Now when you go to a live show today…it’s usually a production, choreographed, not only dancing but lights, musical triggers. It may be seamless, but it’s not quite real.


And then there are bands that specialize in rough, it’s more about the energy, the attitude, getting it perfect is not the goal.

And then there’s Bryan Ferry.

We never had acts like this in the U.S. That only came out at night, dressed to the nines, playing music best listened to after dark. To tell you the truth, if I tried to describe it, I couldn’t, but last night they were playing it, like an orchestra, everybody knew their part and it all came together.

Let’s see, Tom Vanstiphout picked out some incredible leads, he carried the band impeccably. But he was overshadowed by the man to his left, none other than CHRIS SPEDDING! He’s now 75, he occasionally sits down, he can’t fit in that leather suit he wore during the “In Your Mind” tour, but believe me, HE CAN STILL PICK!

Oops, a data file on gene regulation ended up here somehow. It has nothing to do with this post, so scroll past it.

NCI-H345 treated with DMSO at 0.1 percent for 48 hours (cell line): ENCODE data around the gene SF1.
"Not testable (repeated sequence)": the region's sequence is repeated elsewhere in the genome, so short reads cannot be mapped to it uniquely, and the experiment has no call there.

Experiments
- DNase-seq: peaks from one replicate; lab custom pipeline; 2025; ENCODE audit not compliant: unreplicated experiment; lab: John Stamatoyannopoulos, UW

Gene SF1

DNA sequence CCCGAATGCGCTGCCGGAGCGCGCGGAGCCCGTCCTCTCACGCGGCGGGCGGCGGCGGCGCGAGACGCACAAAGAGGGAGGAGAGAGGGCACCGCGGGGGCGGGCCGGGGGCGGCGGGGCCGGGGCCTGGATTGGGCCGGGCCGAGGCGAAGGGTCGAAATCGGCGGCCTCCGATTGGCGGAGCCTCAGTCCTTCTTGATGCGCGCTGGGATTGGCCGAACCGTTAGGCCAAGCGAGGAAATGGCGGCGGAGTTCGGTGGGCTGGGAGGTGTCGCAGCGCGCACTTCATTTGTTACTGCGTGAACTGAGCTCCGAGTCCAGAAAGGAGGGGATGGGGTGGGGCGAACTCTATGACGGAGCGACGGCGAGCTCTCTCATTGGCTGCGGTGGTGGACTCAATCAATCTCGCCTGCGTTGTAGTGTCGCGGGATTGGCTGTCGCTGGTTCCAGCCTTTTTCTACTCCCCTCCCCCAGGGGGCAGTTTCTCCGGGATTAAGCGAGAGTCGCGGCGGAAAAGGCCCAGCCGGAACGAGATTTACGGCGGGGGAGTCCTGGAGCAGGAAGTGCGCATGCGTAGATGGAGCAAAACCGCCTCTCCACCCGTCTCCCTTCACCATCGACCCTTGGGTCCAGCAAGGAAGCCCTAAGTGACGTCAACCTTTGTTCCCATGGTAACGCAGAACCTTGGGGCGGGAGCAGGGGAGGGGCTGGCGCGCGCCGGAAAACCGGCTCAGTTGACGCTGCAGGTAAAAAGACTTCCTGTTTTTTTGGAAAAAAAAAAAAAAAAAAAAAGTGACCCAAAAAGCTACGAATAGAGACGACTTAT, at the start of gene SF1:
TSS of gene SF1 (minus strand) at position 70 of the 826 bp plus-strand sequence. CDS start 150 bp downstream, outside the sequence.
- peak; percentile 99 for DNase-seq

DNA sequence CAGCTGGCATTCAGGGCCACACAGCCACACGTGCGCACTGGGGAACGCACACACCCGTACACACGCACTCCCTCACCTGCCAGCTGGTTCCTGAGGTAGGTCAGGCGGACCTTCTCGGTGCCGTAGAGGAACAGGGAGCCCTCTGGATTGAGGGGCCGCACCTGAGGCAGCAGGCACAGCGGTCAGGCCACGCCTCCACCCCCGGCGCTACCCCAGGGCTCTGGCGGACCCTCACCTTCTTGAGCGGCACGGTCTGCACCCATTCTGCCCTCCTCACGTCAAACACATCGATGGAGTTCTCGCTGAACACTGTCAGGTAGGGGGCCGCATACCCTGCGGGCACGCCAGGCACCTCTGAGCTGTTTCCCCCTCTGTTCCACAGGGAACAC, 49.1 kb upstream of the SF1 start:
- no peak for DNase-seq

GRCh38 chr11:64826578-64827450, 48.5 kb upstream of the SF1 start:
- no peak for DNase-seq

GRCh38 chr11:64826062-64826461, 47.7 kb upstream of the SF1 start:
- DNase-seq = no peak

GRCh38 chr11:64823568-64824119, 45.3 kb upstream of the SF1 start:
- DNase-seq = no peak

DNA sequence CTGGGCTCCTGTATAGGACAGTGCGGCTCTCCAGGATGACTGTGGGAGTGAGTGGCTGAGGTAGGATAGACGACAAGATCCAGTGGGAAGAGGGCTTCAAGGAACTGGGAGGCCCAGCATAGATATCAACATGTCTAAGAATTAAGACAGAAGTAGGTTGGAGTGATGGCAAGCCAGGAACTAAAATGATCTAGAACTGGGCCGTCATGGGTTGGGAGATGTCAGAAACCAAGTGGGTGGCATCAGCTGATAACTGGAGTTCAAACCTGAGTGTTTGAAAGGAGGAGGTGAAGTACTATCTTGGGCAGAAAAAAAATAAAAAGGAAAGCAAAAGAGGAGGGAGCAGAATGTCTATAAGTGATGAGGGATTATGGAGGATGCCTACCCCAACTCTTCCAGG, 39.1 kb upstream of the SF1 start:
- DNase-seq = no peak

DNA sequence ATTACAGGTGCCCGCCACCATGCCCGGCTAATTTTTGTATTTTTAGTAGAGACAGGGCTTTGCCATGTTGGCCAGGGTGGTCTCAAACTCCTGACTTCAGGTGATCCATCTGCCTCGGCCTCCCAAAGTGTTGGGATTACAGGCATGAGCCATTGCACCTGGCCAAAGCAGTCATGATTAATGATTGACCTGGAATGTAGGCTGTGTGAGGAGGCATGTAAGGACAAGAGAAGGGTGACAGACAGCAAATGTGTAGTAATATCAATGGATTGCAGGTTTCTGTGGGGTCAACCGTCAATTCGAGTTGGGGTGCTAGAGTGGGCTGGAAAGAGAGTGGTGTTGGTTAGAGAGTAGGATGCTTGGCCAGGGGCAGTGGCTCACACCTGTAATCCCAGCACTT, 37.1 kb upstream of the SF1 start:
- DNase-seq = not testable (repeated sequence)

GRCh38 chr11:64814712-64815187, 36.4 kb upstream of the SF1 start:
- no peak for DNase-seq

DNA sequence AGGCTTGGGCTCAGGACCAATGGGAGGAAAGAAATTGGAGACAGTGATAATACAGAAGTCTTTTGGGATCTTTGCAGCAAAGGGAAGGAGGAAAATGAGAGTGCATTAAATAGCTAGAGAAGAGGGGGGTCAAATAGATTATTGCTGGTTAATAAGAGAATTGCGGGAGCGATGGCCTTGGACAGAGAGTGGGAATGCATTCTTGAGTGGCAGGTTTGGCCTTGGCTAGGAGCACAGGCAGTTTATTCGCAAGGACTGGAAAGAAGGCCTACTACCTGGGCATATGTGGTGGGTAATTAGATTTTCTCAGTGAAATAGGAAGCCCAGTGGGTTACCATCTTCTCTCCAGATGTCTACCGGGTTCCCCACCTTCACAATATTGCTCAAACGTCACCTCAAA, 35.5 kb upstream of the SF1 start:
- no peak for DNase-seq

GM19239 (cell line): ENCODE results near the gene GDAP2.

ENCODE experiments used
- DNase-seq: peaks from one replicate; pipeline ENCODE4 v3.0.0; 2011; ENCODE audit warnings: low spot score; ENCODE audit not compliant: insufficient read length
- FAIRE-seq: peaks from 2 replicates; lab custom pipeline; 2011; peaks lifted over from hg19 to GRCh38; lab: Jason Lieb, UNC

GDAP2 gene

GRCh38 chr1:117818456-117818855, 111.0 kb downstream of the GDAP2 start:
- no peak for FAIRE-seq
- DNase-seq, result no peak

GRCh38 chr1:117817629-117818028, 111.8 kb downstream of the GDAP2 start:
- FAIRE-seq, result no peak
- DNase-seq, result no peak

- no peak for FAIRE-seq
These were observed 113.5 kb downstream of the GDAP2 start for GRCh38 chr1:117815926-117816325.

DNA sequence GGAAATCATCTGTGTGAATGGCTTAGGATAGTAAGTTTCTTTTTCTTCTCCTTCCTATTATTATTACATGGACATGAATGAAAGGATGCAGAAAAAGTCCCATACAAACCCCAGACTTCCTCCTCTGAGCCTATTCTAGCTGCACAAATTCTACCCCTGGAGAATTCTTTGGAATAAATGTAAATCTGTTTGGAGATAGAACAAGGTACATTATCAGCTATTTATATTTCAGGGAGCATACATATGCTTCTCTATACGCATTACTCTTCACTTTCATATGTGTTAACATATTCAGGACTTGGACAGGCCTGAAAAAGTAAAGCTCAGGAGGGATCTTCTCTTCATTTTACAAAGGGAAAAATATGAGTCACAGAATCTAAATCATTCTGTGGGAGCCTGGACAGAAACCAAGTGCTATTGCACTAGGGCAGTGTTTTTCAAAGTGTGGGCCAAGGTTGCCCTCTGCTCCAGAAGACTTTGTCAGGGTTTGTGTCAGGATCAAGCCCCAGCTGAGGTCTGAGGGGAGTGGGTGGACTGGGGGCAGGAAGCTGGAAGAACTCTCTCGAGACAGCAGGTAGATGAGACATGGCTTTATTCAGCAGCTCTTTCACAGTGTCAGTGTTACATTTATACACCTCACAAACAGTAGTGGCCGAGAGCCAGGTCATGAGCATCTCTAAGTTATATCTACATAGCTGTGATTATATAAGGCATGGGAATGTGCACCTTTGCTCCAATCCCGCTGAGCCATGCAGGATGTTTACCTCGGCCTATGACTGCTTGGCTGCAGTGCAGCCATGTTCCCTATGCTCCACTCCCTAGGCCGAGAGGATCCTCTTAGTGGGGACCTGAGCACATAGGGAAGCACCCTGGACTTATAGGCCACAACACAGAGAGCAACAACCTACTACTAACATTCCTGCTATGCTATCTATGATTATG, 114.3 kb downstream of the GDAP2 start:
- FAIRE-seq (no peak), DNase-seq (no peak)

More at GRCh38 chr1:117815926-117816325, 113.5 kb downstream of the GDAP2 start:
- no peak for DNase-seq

The audience knew who he was, you’ve got to see the greats now, there is little time left. And Spedding is not flashy, he adds accents, but when it was his turn to wail, HE DID!

And Tawitha Agee was one of two backup singers, you should have heard her sing the ethereal wails at the end of “Avalon,” it was just like the record, but it was better, because it was live…you were touched, brought back to ’82, feeling fully alive, glad you lived through the era, not pissed at all you’re getting long in the tooth, you just couldn’t believe the sound!

And Tawitha had Fonzi Thornton next to her, doing an equally good job on the backup vocals.

Neil Jason held down the bass, as he did on the “Avalon” LP and “Boys and Girls.”

Luke Bellen was Neil’s counterpart in the rhythm section, he played drums.


And Richard Cardwell played the keyboards, but he stayed up on his riser all night, he was never the center of attention, like Jorja Chalmers and Marina Moore.

Moore is a violinist.